Crested Butte prepares to focus on Community Compass planning process

Start with the fourth graders, finish with Junk

[ By Mark Reaman ]

Given the recent surge in COVID-19 cases in the valley, the expected launch of Crested Butte’s Community Compass planning process has shifted. Instead of starting off this week with a couple of relevant films and panel discussions, a “soft launch” was started with Crested Butte Community School fourth graders to solicit their ideas of what they see in their future.

The Community Compass is the town’s long-term, comprehensive planning initiative that is expected to take months to complete. The town staff plans to focus on copious public input over the next several months before releasing a completed document next summer. The formal launch of the endeavor will happen October 7 with a “magazine insert” in the Crested Butte News that will be accompanied by a corresponding landing page website. Ideally, a completed document will be released next June.

Community development director Troy Russ said the first step in creating the Compass is to “find our bearings. What are the biggest opportunities and challenges facing Crested Butte and the North Valley? How do we measure our core values when it comes to our community and our quality of life?”

In a memo to council he said that if “done properly, a Comprehensive Plan provides citizens a voice in envisioning and guiding a community’s future and identifying public needs and priorities of the community. Specifically, Comprehensive Plans help create a foundation in the establishment of a ‘rational nexus’ for community planning initiatives and town council decisions to follow and adhere to the requirements of the U.S. Constitution. The rational nexus is simply a coherent connection between the identification of a need and the determination of an appropriate solution.”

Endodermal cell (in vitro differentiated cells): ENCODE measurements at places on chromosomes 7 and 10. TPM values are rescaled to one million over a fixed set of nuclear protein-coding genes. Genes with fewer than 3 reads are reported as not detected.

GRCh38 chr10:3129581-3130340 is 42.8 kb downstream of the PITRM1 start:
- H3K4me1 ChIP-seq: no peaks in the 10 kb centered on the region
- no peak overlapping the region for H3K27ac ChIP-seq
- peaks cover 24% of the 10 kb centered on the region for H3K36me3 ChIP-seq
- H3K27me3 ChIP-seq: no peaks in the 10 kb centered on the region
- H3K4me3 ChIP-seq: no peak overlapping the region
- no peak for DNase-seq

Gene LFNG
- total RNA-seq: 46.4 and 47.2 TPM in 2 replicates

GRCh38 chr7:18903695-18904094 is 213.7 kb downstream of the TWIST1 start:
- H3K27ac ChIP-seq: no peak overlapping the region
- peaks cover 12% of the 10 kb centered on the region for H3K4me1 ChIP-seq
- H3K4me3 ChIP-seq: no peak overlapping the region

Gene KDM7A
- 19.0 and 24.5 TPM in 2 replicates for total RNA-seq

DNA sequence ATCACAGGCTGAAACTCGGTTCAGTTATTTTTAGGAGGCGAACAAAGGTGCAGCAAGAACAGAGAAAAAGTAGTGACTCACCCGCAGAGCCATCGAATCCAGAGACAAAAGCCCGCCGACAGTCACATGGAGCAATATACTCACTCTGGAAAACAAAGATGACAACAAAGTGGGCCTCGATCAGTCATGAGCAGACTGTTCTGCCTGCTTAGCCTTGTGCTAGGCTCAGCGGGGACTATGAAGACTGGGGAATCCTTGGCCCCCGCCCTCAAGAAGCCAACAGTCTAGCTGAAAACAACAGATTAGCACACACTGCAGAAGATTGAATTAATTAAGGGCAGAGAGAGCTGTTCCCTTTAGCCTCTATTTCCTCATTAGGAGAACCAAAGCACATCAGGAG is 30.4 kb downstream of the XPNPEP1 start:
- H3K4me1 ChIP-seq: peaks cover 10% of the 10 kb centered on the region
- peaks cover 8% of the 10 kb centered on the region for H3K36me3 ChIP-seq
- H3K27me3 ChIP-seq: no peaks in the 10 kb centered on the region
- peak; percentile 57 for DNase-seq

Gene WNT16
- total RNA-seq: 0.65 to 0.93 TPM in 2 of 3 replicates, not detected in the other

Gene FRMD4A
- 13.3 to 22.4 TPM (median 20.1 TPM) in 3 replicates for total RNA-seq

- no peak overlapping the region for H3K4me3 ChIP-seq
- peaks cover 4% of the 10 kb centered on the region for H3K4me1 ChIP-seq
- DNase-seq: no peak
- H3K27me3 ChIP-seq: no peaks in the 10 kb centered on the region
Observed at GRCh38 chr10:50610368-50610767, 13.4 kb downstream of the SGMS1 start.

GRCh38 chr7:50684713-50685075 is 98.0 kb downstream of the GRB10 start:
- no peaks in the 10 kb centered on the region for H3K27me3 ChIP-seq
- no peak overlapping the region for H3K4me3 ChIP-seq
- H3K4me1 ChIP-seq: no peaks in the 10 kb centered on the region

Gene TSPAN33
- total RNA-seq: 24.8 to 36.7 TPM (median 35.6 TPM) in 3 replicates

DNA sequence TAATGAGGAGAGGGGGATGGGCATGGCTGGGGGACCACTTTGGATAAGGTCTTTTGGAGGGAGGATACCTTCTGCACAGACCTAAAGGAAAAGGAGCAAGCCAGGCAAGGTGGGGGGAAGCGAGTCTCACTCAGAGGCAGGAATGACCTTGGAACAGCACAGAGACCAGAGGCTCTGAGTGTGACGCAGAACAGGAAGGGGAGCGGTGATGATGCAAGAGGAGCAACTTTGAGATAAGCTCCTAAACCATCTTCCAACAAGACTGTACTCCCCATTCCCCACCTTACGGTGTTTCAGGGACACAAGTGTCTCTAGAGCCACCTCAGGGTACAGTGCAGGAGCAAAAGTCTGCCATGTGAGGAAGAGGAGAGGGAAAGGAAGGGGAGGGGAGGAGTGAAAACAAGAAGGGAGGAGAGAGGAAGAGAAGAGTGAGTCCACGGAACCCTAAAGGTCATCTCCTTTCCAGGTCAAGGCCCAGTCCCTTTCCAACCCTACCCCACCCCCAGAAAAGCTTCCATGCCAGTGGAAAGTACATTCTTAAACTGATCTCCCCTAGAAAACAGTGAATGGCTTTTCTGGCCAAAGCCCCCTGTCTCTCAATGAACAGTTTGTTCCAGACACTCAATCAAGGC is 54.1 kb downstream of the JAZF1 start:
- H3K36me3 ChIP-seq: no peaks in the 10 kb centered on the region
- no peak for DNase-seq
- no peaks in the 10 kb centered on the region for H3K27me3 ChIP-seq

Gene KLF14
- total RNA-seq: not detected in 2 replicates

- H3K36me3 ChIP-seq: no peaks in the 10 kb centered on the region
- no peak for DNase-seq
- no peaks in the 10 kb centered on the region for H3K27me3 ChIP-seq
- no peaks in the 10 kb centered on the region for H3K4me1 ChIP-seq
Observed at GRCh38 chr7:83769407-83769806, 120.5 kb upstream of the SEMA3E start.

He explained the effort will result in the community identifying likely trade-offs that it is willing to make to achieve its long-term goals. He wants robust input from all citizens and expects participation from Mt. Crested Butte and the county.

Councilmember Jasmine Whelan said it was important to include the service workers of the community and so holding standard evening meetings would not be enough.

Russ explained that the plan was for staff to use creative ways to engage the community. “We will be going to the community, not waiting on them to come to us,” he promised. “We will be at happy hours and business staff meetings, whatever we can do to get to people and solicit their input.”

“Look for us at the trailheads this winter handing out hot chocolate,” added town planner Mel Yemma. “We’ll be sitting there at soccer games or hanging out on the benches on Elk Avenue. We want everyone’s ideas.”

Troy promised that the films, Born from Junk and High Country, along with the panel discussions would not be forgotten and would instead take place this March.

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